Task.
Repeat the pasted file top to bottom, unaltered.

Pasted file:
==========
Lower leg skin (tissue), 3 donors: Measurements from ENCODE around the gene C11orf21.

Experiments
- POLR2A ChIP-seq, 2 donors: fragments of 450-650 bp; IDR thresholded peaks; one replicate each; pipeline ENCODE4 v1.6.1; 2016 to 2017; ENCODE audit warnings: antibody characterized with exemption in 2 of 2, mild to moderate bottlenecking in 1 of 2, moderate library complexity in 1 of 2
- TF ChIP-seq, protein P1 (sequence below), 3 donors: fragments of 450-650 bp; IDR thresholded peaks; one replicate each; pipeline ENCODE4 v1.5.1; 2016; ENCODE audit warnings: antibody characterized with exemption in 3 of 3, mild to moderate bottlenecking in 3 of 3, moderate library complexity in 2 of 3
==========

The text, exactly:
Lower leg skin (tissue), 3 donors: Measurements from ENCODE around the gene C11orf21.

Experiments
- POLR2A ChIP-seq, 2 donors: fragments of 450-650 bp; IDR thresholded peaks; one replicate each; pipeline ENCODE4 v1.6.1; 2016 to 2017; ENCODE audit warnings: antibody characterized with exemption in 2 of 2, mild to moderate bottlenecking in 1 of 2, moderate library complexity in 1 of 2
- TF ChIP-seq, protein P1 (sequence below), 3 donors: fragments of 450-650 bp; IDR thresholded peaks; one replicate each; pipeline ENCODE4 v1.5.1; 2016; ENCODE audit warnings: antibody characterized with exemption in 3 of 3, mild to moderate bottlenecking in 3 of 3, moderate library complexity in 2 of 3